Funding for transportation projects can come from several different sources. The first step in financial planning is to assemble a comprehensive list of funding streams of interest to the tribe. You can count on funding from the IRR Program, but a more time-intensive process is needed to search for other Federal, State, local, and internal tribal sources of funding. A truly complete inventory of funding streams should include coordination with representatives from agencies outside the tribe's borders, including FHWA, FTA, the State DOT, the MPO, and transit agencies. You should also discuss funding streams with your tribe's treasury, as well as major landowners or tenants on tribal lands.
Transportation planning documents look five to twenty years into the future. In order to have accurate financial information for these future years, you must take available information and make predictions. There are two tasks to estimating future levels of transportation funding:
In the first two steps, you inventoried available funding streams and estimated the future value of those funding streams. The next step of financial planning is pairing available funding to needed projects.
You must have a list of projects from a long-range transportation plan and the results from the first two steps of financial planning. The process can be time-intensive, since you must manually match funding streams to eligible projects and make strategic decisions.
In this step, you line up projects in order of priority and assign a cost to construct along with a brief description of the project. Similarly, you list the funding streams, the amount you expect to receive from them, and types of projects on which that funding stream can be spent. Once your lists are created, you take the highest priority project and match it to a funding stream (or in some cases, multiple funding streams). The price to construct the project will be subtracted from available funding. Then you match the second-highest priority project to funding, and continue until funding is exhausted.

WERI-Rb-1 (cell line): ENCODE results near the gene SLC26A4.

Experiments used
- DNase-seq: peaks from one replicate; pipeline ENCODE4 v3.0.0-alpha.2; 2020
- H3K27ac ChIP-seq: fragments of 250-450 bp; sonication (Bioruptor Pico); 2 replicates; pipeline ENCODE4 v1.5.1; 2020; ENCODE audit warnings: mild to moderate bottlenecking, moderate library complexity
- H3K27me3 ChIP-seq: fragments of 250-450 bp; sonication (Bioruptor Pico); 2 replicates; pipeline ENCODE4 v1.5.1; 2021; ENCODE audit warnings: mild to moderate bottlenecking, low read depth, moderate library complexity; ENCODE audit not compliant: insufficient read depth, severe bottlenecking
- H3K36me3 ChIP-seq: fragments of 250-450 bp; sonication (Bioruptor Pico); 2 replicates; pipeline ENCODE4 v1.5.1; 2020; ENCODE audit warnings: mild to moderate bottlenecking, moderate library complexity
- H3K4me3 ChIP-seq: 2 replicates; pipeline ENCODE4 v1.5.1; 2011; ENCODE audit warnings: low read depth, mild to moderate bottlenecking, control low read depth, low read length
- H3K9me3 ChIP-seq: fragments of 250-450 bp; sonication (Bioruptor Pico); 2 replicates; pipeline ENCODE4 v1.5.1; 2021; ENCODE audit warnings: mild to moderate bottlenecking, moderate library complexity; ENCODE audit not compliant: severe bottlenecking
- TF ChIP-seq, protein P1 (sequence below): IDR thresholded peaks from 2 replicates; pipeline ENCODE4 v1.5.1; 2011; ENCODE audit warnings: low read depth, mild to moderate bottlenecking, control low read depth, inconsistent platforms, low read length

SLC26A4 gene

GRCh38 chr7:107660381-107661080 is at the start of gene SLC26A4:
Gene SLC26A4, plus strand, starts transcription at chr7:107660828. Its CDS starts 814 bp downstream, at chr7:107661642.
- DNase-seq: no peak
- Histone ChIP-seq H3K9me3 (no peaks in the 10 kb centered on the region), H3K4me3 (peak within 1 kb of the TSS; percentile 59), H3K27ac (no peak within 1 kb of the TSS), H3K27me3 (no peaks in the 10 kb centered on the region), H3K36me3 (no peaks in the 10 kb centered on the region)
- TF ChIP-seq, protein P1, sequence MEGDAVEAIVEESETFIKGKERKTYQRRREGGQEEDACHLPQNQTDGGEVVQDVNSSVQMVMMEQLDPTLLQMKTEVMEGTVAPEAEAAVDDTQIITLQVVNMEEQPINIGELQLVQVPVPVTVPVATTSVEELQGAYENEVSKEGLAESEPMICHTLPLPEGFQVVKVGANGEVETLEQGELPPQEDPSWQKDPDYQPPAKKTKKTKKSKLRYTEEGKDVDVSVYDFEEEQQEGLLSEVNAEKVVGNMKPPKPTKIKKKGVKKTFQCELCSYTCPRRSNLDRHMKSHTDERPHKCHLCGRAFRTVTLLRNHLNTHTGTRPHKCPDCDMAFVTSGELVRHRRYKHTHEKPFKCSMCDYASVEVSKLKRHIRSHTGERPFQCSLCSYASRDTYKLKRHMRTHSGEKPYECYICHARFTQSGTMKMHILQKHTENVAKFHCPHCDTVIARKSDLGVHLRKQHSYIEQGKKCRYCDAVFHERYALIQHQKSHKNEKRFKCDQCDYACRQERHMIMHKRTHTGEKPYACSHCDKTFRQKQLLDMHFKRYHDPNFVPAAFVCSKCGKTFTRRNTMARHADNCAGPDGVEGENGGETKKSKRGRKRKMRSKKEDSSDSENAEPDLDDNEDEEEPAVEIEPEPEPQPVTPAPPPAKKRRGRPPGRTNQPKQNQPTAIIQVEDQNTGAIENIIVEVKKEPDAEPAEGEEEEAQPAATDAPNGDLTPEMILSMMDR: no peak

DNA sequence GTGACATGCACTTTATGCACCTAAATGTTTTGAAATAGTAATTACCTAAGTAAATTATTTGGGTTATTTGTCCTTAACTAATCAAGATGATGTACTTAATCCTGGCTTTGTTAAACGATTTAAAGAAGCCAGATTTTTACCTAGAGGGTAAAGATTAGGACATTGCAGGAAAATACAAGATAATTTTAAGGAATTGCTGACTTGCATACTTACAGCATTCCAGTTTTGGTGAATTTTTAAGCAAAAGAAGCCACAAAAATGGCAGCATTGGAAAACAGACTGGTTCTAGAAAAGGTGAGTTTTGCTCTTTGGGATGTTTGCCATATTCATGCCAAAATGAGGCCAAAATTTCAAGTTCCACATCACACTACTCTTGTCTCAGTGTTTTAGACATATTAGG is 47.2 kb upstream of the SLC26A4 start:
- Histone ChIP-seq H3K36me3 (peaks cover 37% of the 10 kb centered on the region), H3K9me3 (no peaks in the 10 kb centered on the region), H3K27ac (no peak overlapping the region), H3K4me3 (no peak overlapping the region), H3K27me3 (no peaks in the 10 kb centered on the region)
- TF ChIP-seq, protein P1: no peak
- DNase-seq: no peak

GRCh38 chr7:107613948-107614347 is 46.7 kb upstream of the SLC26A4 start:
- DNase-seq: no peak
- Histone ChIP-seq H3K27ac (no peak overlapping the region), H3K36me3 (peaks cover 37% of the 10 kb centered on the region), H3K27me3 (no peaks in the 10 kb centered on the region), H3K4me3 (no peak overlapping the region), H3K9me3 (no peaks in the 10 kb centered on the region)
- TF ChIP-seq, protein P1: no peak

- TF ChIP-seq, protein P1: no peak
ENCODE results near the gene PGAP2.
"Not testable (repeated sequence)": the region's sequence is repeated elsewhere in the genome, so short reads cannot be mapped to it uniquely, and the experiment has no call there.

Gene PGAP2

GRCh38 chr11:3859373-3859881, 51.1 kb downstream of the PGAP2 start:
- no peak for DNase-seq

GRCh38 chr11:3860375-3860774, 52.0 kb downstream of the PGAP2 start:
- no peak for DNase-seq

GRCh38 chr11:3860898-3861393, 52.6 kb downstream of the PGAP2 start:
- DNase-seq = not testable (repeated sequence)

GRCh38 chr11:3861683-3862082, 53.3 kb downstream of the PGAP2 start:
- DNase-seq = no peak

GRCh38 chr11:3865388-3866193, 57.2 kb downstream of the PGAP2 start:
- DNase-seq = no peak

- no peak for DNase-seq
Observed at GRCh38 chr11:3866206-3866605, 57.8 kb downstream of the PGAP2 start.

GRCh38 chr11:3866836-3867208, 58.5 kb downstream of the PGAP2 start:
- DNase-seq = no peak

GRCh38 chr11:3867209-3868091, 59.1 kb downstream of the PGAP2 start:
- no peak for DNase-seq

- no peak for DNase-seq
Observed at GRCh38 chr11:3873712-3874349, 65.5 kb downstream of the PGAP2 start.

There is no requirement that the highest priority project be funded first—it is simply a commonly-accepted practice. You are free to fund projects in any order, and in any combination.
Sometimes a small amount of funding will be left over, because the amount is not large enough to pay for another project. You might choose to place this amount in "reserve" and save it for later. Another option could be to commit the leftover amount toward low-cost improvements like road signs, road markings (stripes), or landscaping.
All of the needed projects that you were unable to pay for should be placed on the tribal priority list. You will refer to the tribal priority list if additional funding becomes available. You should also supply the tribal priority list to the DOT and MPO for their consideration for funding under their control. The actual steps for pairing funding to projects are discussed in Section III (Step-by-Step).
The outputs of the financial planning effort are a series of tables for inclusion in the tribal long-range transportation plan. In the plan itself, these tables should be supported by text that explains the tables to the reader. The tables that comprise a financial plan include: